I don't know who to turn to, so anything anyone has to offer, I would be so incredibly grateful. I need to do better for my son. I need to do better starting tonight. I just hope I can help him heal from this and that he'll learn to trust me at night again... Thank you, from the bottom of my heart, for anything at all you might be able to suggest to help.
What about the environment? Is his room dry and he is thirsty? Is he hot or cold? Does he get plenty of outside play time in the morning? Could he be hungry? What happens if you give him a drink and a snack when he wakes up in the middle of the night?
What if you totally changed things up to break the cycle? One night, before you expect him to wake up, wake him up and put him in the car in his seat. Hand him a sippee cup and a favorite snack. Drive around for a while and see what happens. Or whatever. Don't be afraid to step way out the box.
Good luck. It is really hard to be so tired.
First off, please believe that you are already doing incredibly well for your son. You are doing all that is in your power to do. You are being warm and loving to him despite being unutterably exhausted, and you have maintained this for almost two years. It simply isn't possible to maintain that 24/7 for this length of time. It isn't that you need to 'do better' - it's that you're trying to do something that can't be done. You can't keep giving and giving and giving to another person if you can't recharge yourself, and, right now, you can't.
Here's my advice. Like all parenting advice, it should be taken with as much scepticism and as big a pinch of salt as you like. If you read it and think it's not right for you, your situation... IGNORE. If it speaks to you as being helpful, great. If not, don't make it into yet another thing you feel you 'should' do. You just don't need that at all.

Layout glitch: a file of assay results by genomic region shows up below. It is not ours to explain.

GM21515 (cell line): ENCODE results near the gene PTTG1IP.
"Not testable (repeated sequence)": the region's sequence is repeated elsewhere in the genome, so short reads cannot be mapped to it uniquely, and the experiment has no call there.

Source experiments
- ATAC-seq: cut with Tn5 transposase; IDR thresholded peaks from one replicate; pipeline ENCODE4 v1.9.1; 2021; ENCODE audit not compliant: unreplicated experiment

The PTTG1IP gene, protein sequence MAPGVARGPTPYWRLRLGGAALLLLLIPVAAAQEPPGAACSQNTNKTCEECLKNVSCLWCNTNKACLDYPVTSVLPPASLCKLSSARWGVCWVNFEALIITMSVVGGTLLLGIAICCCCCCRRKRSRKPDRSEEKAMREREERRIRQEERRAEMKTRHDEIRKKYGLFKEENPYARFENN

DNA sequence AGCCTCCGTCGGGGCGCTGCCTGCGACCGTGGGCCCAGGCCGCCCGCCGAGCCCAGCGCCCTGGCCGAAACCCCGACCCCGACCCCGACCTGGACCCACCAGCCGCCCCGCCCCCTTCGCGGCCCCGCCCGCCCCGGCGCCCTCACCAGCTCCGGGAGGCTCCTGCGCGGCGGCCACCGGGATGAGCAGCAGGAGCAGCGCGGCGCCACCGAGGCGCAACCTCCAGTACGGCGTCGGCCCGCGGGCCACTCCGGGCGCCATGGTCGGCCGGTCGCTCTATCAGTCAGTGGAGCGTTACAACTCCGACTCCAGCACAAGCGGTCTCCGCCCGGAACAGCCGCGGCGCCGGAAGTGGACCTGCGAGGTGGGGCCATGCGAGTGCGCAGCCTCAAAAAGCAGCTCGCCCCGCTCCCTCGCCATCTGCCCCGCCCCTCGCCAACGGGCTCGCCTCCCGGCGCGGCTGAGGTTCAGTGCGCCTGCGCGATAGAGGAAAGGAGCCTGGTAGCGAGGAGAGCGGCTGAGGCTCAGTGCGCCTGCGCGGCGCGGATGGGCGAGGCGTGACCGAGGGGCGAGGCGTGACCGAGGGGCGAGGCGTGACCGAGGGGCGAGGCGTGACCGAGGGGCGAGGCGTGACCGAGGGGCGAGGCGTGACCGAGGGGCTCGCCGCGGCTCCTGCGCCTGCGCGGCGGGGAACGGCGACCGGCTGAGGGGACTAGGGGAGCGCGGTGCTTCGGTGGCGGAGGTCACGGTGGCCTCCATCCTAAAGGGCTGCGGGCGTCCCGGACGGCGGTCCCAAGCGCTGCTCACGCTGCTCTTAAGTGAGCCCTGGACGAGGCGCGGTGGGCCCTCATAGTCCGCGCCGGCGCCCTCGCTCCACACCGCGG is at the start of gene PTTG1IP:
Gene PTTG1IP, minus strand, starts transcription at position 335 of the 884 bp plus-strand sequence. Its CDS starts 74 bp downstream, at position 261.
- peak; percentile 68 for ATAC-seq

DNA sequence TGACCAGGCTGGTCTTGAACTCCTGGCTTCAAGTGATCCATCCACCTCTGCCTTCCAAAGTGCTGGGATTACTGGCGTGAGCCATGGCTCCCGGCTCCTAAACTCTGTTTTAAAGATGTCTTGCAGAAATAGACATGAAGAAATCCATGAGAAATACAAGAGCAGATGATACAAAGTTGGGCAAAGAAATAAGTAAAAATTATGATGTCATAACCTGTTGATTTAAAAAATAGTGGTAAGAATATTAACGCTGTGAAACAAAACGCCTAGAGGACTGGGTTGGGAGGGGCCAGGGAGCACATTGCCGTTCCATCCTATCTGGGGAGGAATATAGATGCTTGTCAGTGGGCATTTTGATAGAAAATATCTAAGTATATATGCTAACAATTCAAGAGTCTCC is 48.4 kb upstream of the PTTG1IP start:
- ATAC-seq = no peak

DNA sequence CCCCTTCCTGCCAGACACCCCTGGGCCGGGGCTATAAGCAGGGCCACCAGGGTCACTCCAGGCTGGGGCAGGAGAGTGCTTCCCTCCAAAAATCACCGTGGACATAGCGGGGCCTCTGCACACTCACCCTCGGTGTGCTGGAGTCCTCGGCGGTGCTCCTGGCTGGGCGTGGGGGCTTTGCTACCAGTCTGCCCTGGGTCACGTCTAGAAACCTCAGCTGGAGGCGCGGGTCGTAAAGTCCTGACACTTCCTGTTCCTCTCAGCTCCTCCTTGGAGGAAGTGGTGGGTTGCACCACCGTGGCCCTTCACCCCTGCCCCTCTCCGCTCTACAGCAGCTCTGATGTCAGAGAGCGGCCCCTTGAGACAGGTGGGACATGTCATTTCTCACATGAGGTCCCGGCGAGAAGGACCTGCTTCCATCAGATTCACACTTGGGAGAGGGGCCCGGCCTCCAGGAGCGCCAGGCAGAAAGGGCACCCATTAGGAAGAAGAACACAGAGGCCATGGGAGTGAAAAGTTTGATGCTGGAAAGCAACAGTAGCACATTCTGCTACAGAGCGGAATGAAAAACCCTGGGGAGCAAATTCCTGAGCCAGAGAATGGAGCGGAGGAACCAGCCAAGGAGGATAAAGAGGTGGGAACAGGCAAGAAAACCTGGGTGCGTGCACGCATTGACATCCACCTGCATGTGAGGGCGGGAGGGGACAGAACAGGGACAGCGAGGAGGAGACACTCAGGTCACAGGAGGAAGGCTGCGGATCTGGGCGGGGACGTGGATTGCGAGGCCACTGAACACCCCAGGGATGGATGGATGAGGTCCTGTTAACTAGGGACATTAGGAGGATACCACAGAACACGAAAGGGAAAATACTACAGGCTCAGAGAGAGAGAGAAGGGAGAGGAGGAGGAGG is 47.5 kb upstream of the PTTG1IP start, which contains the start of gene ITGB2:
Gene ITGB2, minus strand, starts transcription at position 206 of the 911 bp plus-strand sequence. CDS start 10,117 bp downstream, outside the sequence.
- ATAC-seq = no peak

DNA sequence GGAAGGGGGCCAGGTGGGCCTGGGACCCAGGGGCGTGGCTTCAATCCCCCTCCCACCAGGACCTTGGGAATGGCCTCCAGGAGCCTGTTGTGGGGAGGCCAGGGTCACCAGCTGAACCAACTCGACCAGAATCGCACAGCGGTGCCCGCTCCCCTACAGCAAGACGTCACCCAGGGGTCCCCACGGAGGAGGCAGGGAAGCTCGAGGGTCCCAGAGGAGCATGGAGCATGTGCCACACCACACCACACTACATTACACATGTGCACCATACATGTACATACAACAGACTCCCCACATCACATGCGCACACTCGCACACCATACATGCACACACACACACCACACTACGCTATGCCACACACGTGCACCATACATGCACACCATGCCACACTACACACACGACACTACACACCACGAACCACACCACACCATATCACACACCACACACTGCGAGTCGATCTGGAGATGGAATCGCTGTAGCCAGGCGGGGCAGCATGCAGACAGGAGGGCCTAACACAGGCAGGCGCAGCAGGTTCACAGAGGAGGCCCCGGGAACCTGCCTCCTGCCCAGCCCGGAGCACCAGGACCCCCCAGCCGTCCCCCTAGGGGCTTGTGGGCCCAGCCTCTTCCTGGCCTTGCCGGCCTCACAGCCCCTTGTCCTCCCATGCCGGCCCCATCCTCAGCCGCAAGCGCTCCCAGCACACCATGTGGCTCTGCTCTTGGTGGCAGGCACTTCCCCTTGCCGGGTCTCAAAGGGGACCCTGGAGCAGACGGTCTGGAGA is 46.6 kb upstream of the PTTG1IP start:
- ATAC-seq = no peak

Right now, I think you can either keep going as you are - nursing your little one back to sleep multiple times each night, rocking him to sleep when he wants it, and remaining so horribly tired/burned out/frazzled in the process that you become less and less and less able to give him the love he needs. Or you can support him through the difficult but possible business of learning to sleep on his own.
If you do the latter, that means setting a new ground rule: "I cannot nurse you to sleep, rock you to sleep, or hold you while you kick me in your sleep, any more. Not because I don't want to be there for you, but because I can't physically and mentally do it and keep taking care of you in the other ways you need, and these are the things that have to give. I know this will be very, very difficult for you to do without at first, and I will be there for you every step of the way, supporting you through the difficult business of learning to do without those things. But I do have to stop doing those things, because it is simply not possible to do them any more, much as we all wish it was, and so this is one of those times when, as your mother, I have to say 'no'."
Start by going through that in your mind until you can bring yourself to believe it. Tell your LO a simplified version of it - about how nursing is going to be daytime only now, about how he's going to go to sleep in his bed now, about how you will be there taking care of him. Sound calm and decisive when you say it (you may have to practice first!). Of course, at 21 months, he won't even understand much of the simplified version, but he'll get some of it.